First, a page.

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Even so, the going was rough. It was hard to separate myself from the searing pain on the outside of my thighs as I ran both up and down the roads and paths. When it became nearly impossible to move, that’s when I walked. And even though my pace was snail like I never felt that the course was endless. The miles ticked away quickly and with 5k to go, I met a lovely young woman who became my companion for the remainder of the race. Stephanie and I chatted about everything not related to running ( food, love, bits of our life stories) and encouraged each other through the thunder and lightning storm that appeared with a vengeance at mile 11. We finished together in a downpour with me looking very definitely worse for the wear!

My body was no doubt done in by the Dundee Hills. It took three full days to walk normally down the stairs at the inn. And I will admit that I lost it in a fit of tears on Monday afternoon (the day after the race). A moment of worry about aging and my continued ability to both compete and recover well.  A soothing bath back at Dreamgiver’s soothed my aching legs. And the rest of the week was spent enjoying early morning coffee on the front porch followed by a scrumptious breakfast.

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And there’s nothing like the hair of the beast to provide one with a full physical recovery. A  hearty hike up the ashen and snow covered (!!) paths of Mt. Hood took care of any remaining stiffness.

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Please don’t get the wrong idea. We did not summit this beauty; we leave that for the experts. But we did enjoy high altitude climb in the sun and a delicious late lunch at a local pub.

The memories of this vacation will live on in my heart and mind. But with each step I take in my future runs, I will carry the dirt of the hills with me.

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Shut Up and Run

Credit: www.heidiwestover.com

A few weeks back, my fiance’ and I  ran in a 12k race on what turned out to be a sun shiny spring morning. For the most part, I enjoy competing in these events regardless of the distance as they are one of the best ways to shake up one’s running routine and give yourself over to just plain hard work of physical exercise for a part of your day.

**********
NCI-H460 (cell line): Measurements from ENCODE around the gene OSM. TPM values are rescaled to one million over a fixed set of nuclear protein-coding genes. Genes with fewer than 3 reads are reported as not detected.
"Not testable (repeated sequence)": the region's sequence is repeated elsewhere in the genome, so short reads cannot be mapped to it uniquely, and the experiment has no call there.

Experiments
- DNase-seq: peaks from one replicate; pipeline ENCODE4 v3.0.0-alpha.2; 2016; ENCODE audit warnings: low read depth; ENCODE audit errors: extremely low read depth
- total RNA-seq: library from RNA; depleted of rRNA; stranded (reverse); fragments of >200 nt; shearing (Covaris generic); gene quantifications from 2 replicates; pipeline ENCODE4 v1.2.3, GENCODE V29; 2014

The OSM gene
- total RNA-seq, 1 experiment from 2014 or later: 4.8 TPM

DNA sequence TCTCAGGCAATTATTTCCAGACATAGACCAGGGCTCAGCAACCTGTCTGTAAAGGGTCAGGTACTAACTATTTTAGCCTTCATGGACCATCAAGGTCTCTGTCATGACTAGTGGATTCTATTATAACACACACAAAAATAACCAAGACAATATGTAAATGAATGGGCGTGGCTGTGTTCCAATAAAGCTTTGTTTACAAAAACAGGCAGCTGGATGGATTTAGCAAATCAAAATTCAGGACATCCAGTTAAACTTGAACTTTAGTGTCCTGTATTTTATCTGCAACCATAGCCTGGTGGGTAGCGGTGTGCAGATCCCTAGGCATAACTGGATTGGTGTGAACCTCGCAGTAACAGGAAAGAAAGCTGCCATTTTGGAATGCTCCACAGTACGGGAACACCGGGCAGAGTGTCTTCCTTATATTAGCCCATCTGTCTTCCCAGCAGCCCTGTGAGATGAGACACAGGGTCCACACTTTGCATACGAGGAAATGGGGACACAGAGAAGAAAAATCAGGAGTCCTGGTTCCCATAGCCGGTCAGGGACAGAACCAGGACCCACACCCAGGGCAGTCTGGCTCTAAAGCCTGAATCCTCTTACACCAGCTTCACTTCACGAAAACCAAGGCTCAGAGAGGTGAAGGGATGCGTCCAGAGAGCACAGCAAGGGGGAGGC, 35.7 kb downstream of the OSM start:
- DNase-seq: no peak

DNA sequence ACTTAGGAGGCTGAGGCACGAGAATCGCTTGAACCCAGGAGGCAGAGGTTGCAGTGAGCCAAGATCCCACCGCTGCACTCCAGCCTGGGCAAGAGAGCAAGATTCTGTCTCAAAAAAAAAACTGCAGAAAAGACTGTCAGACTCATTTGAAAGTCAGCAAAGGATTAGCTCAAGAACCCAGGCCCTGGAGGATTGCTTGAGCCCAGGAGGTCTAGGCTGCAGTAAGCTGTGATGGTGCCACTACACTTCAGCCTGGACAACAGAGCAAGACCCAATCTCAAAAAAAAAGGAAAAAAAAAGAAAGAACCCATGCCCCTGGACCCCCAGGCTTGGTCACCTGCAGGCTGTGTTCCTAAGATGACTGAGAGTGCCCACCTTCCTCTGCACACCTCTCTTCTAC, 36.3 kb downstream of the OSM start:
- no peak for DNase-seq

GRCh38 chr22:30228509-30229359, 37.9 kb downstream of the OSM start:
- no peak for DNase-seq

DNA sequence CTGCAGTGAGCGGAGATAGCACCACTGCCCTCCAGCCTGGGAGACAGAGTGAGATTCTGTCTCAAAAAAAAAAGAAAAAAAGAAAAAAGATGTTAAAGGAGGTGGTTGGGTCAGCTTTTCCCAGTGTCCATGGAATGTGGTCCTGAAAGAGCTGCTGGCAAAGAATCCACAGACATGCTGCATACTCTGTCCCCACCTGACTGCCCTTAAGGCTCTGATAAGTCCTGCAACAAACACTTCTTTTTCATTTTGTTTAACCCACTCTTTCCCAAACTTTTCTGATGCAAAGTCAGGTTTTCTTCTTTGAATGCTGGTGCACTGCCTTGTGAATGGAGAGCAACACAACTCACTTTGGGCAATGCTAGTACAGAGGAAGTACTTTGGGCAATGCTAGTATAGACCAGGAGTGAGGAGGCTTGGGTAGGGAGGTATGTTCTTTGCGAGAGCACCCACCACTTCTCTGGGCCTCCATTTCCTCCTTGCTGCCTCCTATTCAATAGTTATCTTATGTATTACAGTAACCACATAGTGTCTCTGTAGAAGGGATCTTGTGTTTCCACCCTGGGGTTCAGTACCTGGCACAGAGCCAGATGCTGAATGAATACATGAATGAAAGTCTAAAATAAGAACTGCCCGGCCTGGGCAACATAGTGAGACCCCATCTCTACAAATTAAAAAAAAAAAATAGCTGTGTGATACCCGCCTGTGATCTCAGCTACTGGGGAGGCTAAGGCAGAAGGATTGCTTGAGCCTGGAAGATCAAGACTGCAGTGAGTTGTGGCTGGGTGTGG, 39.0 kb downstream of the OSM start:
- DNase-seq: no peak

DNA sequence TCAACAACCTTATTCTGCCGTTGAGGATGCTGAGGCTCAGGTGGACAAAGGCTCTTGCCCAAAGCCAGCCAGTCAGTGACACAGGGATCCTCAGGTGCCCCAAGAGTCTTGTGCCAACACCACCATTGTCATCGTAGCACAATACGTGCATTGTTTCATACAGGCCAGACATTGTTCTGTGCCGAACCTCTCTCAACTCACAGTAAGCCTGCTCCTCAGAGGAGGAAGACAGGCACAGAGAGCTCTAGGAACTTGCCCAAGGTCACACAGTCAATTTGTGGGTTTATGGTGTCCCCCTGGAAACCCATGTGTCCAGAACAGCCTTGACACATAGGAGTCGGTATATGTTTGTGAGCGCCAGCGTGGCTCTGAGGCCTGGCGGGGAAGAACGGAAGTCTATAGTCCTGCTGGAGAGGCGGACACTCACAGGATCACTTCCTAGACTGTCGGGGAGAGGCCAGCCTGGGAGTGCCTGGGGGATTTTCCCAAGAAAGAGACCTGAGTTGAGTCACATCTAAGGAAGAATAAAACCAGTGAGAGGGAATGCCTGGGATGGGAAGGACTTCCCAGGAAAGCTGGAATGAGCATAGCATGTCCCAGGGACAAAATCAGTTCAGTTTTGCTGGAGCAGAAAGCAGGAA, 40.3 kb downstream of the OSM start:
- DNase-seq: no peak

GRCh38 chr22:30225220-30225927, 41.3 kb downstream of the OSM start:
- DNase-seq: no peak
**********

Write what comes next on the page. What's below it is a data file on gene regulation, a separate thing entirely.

Running is meant to be a simple sport. No extra equipment is necessary in order to participate. I also like to consider runners to be humble creatures, generally speaking. After all, the race is really between you and the clock and perhaps your own mind. We don’t like to be fancy or flashy. So I guess that’s why I was overly annoyed when a group of runners showed up at the starting line with their health club’s over-sized flag and bellowing voices. “Ugh,  I thought, what a bunch of egomaniacs.”   Of course, they needed to be at the front of the pack as well. Right away, I knew that I would need to stay ahead of these creatures.

Well, the gun went off and I must admit that my irksome state was set for the race. Sure enough, the bantering banner carriers were loud and obnoxious. One woman clearly needed everyone to know that she was running a marathon the next weekend; that was absolutely necessary for her in order to qualify for Boston. She then proceeded on an even longer rant about the pros and cons of other marathon courses in the area using her best runner’s lingo, as if she knew it all. My finance’ made a snide comment to me signaling he’d had enough of  her boasting and we picked up the pace.  I don’t know about you, but I cannot take endless chatter in a race at all. It just seems out of place. The focus should be on the course and how you feel, period. And no one wants to hear the tin, tin, tin of your ipod either. For me, the sound is like nails on a chalkboard.  Hey, I know music can psych you up, but there is such a thing as keeping a song in your head!  Back in the old days, I used to blast my Fleetwood Mac album before I left the house. “Second Hand News” was the perfect song to keep my pace fast and furious. 

I guess you might say that I miss the straightforwardness of  racing. The real test is in your effort and ultimately your performance. Maybe even in the satisfaction of finishing even if you’re having a bad day. Like my dad used to say: “Put a number on and meet me at the starting line.”